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The QCA/Peel Hunt Mid & Small Cap Investor Survey 2018 brings together the views of 100 UK-based fund managers with a small and mid-size company focus.

Read the full results of the survey here

The results indicate that MiFID II, which came into effect at the start of this year, is resulting in a decrease in both the volume and quality of research into small and mid-size companies. 

The majority of fund managers believe that MIFID II will negatively impact the liquidity of mid and small-cap companies and it is also expected to lead to a decrease in the number of broking houses.

Key findings of the survey:

  • Nearly two-thirds (63%) of fund managers see the overall impact of MIFID II to be negative.
  • 70% think MIFID II will result in less research being produced on small and mid-cap companies in the future, and nearly half (48%) already see less research being produced in these companies.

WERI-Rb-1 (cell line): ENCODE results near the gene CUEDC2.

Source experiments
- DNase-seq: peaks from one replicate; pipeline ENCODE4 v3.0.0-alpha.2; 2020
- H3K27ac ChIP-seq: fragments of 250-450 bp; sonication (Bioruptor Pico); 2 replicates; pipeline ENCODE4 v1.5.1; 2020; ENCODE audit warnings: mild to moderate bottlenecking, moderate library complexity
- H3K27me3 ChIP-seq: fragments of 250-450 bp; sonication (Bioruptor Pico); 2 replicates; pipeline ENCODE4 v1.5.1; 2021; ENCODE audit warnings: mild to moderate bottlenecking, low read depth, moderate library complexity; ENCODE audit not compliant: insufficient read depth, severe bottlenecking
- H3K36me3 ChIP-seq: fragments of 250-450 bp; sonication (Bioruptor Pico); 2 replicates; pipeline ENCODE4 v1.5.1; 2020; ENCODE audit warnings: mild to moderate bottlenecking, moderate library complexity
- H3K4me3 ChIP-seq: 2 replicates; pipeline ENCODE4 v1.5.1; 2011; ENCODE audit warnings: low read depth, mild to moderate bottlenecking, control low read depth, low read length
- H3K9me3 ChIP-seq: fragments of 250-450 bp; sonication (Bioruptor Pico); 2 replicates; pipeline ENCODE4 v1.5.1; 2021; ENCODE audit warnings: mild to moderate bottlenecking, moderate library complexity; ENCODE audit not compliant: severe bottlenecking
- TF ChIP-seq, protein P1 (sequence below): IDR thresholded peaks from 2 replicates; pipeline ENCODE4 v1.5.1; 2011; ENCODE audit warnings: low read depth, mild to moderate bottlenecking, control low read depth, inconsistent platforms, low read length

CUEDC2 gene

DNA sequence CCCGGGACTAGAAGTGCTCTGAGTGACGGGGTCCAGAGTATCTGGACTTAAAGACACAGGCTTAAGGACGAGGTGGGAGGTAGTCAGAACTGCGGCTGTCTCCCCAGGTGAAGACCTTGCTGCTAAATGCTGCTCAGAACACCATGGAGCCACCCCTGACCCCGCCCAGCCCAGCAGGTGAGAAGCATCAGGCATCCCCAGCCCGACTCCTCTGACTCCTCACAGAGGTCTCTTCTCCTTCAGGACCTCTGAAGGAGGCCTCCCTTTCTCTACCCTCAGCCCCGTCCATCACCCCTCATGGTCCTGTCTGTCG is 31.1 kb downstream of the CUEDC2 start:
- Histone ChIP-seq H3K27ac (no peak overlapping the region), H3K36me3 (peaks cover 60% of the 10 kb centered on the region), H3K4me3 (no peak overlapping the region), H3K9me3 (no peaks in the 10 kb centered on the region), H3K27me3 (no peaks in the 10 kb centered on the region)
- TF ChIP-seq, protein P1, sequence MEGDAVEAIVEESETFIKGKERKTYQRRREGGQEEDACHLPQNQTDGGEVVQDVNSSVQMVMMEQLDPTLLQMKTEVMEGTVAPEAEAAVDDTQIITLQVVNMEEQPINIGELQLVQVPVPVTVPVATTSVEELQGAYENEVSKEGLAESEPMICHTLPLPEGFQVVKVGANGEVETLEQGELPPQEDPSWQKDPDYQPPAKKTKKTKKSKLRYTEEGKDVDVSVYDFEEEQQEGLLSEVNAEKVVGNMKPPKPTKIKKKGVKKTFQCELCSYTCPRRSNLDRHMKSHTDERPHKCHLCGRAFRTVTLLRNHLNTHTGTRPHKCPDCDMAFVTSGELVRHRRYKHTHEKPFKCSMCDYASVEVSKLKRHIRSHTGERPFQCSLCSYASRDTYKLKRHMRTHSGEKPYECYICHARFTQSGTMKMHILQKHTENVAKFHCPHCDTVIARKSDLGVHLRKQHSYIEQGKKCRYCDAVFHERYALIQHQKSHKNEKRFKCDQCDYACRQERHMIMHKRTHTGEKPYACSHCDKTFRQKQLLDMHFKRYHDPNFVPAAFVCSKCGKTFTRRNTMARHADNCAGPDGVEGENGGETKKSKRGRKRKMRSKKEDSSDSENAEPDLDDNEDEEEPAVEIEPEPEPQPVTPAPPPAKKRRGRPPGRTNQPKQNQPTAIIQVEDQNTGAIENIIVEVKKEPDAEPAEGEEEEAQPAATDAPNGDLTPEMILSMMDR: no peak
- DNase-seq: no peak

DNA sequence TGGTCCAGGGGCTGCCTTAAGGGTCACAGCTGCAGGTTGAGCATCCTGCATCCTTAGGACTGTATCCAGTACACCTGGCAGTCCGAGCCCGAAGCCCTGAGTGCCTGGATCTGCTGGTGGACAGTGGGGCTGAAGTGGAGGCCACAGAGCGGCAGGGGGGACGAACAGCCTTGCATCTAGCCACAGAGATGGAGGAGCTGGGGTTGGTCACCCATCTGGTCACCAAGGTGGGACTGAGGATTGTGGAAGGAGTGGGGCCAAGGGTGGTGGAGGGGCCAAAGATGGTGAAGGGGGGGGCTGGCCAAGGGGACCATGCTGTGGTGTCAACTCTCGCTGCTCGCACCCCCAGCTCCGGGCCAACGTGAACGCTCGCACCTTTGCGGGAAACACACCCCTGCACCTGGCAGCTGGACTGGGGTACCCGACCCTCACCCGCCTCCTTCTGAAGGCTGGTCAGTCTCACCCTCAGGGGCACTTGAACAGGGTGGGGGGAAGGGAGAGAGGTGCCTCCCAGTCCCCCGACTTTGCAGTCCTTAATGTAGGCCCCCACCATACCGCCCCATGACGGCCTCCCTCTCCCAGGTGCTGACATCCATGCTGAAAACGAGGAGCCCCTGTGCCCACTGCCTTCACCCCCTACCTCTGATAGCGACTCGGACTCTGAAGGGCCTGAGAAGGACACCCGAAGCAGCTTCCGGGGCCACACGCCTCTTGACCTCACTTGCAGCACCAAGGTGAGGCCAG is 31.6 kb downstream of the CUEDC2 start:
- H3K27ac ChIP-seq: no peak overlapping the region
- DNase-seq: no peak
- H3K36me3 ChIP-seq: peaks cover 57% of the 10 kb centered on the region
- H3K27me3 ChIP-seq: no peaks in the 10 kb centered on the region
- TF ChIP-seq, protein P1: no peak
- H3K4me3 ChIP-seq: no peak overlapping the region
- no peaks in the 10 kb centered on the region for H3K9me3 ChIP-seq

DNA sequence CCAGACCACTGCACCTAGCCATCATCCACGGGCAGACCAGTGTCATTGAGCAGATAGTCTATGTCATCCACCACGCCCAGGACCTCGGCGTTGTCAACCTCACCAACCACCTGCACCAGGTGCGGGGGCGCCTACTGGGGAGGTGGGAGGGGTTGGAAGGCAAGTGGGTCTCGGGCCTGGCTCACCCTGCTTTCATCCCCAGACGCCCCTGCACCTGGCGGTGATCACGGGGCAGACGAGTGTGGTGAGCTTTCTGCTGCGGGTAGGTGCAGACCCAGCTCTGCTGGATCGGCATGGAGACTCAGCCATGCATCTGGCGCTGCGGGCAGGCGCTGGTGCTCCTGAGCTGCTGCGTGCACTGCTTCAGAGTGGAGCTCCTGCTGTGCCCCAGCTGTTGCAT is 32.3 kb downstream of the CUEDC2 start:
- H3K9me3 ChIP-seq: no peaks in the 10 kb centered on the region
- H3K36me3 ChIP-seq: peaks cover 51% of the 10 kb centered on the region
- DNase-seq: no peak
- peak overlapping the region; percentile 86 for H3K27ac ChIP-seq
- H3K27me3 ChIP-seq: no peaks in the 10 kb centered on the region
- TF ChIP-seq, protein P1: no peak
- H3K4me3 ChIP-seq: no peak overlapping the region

• 45% think that MIFID II will result in lower quality research on small and mid-cap companies.
  • 74% believe that MIFID II will directly lead to corporate websites becoming more important sources of information for investors
  • 54% believe that MIFID II will negatively impact liquidity in small and mid-size companies. Only 16% think this will be positive.

What do the results mean for companies?
MiFID II is proving to be the single most impactful change on the public markets for the last 10 years. 

For small and mid-size quoted companies, important points to note are:

  1. Your website is going to become a more important source of information for investors – the impact from MIFID II on the availability of small and mid-cap research means that investors will increasingly look to corporate websites for information
  2. You need to know if your broker is able to distribute research about your company to investors and potential investors – Asset managers previously received research ‘free’, with the cost built into trading fees paid for by fund managers’ clients. Now, under MIFID II, fund managers must pay for research and trading costs, reducing demand for services traditionally offered by institutional [and corporate] stockbrokers.

Read the full results of the survey here


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